“I like making things with my hands” isn’t exactly the way one would expect a conversation with a noted photographer to begin, but that’s exactly how Ann Zelle starts her story. Despite studying for her Masters in sculpture in Florence, Italy, she became known for her photography and darkroom work through a long career spanning back to the late ’60s, where Zelle has been on the front lines, peering through the viewfinder for much of the evolution of America’s modern arts movement. “I think that’s one reason I haven’t gone into digital photography — I like to touch the things I’m making,” she says.
Fresh home from Italy, after a stint working in museums in Newark, Zelle was attending a National Museums Conference, where she was introduced to a number of major museum directors including Jan Vandermark, the director of the new Museum of Contemporary Art in Chicago, who offered her a job. “Their idea was that they would collect art and have ‘Happenings’ in the latest in contemporary art — not get fossilized around a collection the way that many of the other museums had.”
Vandermark tasked Zelle with heading up a neighborhood museum on the recently riot-shocked West Side with the local street gang the Conservative Vice Lords. “A number of them had come out of prison and had decided that they wanted to make something better for the next generation,” she says. That experience caught the eyes of the International Council of Museums, who lured her to Washington DC to help set up an American branch of the UNESCO venture.
There, she also fell into work as a photojournalist, shooting for The Daily Rag and Washington Newsworks, an alternative newspaper that evolved into the City Paper, which employed many of the reporters that would go on to establish NPR. “I was doing photojournalism, but at the same time I was doing a lot of the artwork,” she recalls.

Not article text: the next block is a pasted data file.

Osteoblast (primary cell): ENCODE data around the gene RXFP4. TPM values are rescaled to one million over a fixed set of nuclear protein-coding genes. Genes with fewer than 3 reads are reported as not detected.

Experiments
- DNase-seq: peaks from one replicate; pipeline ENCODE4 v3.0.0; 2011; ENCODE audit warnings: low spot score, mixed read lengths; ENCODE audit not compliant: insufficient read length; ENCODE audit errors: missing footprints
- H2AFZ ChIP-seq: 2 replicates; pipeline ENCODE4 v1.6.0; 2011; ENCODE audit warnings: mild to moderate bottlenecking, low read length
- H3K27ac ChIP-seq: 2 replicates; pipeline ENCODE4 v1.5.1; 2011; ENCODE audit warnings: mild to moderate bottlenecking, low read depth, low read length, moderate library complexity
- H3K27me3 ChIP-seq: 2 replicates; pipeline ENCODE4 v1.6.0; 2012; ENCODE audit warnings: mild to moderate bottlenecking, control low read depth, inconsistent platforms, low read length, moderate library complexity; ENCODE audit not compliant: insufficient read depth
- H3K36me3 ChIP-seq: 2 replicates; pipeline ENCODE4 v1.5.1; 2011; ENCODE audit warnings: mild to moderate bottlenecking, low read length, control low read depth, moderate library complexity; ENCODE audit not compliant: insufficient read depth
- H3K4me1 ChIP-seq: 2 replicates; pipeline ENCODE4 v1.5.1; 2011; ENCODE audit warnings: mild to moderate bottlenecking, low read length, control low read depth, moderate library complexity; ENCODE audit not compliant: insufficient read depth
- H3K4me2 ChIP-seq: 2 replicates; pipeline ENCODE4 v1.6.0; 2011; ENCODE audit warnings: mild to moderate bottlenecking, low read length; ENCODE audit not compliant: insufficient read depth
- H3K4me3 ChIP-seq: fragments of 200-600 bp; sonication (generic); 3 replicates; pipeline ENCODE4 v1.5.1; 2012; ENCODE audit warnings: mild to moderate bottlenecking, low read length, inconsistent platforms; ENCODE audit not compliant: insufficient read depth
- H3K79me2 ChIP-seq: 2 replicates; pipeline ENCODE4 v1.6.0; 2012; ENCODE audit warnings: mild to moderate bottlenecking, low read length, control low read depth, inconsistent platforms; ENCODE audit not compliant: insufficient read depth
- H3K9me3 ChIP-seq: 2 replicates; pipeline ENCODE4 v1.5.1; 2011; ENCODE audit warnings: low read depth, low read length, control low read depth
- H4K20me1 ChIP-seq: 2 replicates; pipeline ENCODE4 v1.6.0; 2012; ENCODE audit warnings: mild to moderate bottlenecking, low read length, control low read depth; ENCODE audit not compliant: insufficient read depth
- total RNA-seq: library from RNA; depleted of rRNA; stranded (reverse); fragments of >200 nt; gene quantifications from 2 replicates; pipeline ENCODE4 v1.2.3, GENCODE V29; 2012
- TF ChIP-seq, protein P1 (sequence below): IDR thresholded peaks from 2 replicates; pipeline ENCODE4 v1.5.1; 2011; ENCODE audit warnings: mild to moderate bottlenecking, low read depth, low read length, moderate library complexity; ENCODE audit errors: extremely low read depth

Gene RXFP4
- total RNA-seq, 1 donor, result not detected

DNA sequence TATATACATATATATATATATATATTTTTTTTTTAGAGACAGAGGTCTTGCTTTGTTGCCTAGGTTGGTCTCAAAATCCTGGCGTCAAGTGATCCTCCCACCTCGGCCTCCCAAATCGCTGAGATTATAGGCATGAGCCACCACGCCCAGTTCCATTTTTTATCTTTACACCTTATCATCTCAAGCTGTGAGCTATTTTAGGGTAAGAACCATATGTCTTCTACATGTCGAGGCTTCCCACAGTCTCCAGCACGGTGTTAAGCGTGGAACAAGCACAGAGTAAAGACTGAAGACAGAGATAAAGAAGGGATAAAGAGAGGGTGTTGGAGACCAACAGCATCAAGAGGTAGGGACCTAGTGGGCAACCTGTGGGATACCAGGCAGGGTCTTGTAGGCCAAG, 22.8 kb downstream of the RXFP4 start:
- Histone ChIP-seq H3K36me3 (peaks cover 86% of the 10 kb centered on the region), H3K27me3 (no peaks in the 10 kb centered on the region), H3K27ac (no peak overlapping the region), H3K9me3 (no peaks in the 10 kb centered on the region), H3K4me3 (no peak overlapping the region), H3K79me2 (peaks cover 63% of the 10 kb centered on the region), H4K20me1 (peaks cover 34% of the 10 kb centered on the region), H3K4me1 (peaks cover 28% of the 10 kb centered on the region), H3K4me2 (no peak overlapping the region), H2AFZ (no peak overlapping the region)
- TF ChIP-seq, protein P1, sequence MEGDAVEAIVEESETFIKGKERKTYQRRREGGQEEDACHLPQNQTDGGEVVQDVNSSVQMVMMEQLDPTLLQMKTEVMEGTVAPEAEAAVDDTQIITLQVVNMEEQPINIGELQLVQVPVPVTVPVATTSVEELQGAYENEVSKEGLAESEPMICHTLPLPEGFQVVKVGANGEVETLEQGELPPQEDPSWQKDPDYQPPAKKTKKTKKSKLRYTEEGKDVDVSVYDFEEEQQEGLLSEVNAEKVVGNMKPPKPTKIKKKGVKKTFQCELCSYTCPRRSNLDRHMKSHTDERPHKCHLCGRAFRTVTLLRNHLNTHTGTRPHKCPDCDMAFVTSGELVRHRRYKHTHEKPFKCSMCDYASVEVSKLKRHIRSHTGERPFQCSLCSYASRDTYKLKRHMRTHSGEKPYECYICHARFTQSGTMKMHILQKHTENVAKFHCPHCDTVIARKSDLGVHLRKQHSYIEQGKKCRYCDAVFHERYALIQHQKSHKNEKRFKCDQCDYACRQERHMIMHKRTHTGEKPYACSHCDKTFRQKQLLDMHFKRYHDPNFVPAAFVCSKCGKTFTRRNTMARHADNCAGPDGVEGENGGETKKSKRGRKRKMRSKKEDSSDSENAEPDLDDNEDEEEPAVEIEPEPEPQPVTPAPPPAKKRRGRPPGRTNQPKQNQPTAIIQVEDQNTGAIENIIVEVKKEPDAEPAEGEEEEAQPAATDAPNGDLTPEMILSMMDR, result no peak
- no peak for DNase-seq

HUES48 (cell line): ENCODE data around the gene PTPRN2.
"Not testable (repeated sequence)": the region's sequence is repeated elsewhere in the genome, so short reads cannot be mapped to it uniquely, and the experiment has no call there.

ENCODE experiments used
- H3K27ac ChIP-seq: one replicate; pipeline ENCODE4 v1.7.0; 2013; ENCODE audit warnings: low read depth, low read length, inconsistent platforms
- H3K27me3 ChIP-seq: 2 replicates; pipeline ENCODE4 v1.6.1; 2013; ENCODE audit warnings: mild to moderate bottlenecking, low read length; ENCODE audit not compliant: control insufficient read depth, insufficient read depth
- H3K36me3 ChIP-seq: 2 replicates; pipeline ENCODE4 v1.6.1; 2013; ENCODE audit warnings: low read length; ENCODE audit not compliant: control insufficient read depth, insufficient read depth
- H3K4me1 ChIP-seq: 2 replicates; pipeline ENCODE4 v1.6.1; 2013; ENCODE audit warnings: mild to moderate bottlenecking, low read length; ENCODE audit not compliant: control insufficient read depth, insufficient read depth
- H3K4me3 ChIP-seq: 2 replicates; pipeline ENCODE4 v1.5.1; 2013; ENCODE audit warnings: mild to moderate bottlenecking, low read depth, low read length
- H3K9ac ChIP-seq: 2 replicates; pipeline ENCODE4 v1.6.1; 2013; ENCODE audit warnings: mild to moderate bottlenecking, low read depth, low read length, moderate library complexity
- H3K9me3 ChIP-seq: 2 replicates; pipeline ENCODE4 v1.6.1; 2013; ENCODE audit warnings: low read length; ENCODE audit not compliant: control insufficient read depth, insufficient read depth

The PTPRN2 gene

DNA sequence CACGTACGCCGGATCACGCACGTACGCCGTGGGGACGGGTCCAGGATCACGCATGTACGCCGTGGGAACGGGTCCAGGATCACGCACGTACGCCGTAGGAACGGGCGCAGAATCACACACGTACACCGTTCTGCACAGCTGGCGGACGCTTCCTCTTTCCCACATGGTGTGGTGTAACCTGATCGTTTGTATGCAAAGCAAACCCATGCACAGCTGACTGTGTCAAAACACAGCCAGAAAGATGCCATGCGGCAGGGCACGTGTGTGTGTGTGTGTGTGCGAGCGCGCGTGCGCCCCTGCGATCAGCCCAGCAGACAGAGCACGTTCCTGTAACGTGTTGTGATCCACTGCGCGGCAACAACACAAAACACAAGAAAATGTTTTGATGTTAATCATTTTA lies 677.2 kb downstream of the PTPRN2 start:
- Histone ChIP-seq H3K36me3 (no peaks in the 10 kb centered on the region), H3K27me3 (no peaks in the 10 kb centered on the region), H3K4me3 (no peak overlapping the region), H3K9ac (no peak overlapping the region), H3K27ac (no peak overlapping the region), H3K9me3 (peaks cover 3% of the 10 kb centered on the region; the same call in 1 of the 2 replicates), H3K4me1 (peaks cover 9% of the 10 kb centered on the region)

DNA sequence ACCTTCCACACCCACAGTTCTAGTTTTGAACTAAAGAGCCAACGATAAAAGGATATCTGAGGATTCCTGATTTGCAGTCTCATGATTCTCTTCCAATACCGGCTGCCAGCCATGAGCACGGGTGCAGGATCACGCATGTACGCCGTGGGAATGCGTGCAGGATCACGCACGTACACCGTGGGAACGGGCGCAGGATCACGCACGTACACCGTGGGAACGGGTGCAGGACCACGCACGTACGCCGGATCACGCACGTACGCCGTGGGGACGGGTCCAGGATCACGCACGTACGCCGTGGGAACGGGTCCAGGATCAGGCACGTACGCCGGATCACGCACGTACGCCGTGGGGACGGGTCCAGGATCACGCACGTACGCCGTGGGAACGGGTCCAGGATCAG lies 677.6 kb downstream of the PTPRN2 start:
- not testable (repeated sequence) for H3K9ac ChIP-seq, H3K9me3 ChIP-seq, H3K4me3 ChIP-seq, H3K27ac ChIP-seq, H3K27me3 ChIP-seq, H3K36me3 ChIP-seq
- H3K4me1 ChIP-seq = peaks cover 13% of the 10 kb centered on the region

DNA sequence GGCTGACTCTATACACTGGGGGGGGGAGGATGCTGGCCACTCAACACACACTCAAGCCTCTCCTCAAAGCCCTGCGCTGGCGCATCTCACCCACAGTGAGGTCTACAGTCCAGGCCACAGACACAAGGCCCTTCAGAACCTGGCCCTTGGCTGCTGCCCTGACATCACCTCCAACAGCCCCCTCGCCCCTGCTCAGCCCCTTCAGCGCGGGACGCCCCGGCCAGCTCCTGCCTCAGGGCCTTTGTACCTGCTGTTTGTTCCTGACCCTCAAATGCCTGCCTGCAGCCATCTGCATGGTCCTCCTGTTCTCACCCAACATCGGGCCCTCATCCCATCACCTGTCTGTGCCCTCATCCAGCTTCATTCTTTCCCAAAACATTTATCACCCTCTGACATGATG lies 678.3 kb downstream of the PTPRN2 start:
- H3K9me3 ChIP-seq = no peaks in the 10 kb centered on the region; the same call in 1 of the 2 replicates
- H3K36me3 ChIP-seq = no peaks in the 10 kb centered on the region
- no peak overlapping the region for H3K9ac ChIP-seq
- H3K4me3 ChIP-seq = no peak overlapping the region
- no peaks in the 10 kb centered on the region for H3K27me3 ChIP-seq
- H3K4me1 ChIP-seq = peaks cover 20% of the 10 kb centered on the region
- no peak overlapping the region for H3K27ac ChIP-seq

Remember When…, an installation of her work from that period, features two separate sets of photography, both shot on very different cameras. One series was made with a Diana — a cheap plastic camera originally marketed as a toy that seems to have found cult-like fame among photographers — and another made with a Polaroid SX-70, an instant-print point-and-shoot with an adjustable lens.
“We used them for teaching a lot,” Zelle says of the Diana. “[It was] better than any high-end camera with bells and whistles — it taught you to think about light.” With no F-stop to adjust light intake, no shutter speed adjustments, and no light meter, the limiting nature of the instrument compels a photographer to focus on their instincts and composition. As for the Polaroid, the immediate printing of the image and the built-in flash lend a unique approach to shooting on the fly.
“The camera itself affects what you shoot because nobody takes it seriously.” She adds, with a laugh, “You can go anywhere and shoot anything.”
Zelle, whose career includes work in the Washington Post, Village Voice, and Mother Jones magazine, retired to Western North Carolina in the early 2000s to be nearer her sister; she even donated all her darkroom equipment to Brevard College, and turned to sculpture again: welded metal and ceramics.
But the photography retrospective, rescheduled from the spring, has her thinking in another direction, too.
“Having seen these pictures that have been in a box for 40 years, I’m probably going to start doing some Diana shooting again … it was so much fun.”
Ann Zelle, Brevard. “Remember When,” an exhibit of Zelle’s photography from 1976-1984, will be on display at the Gallery at Dot Editions (821 Riverside Drive, #164, Asheville) through the end of September. To make an appointment, call 828-575-5534 or see doteditions.com.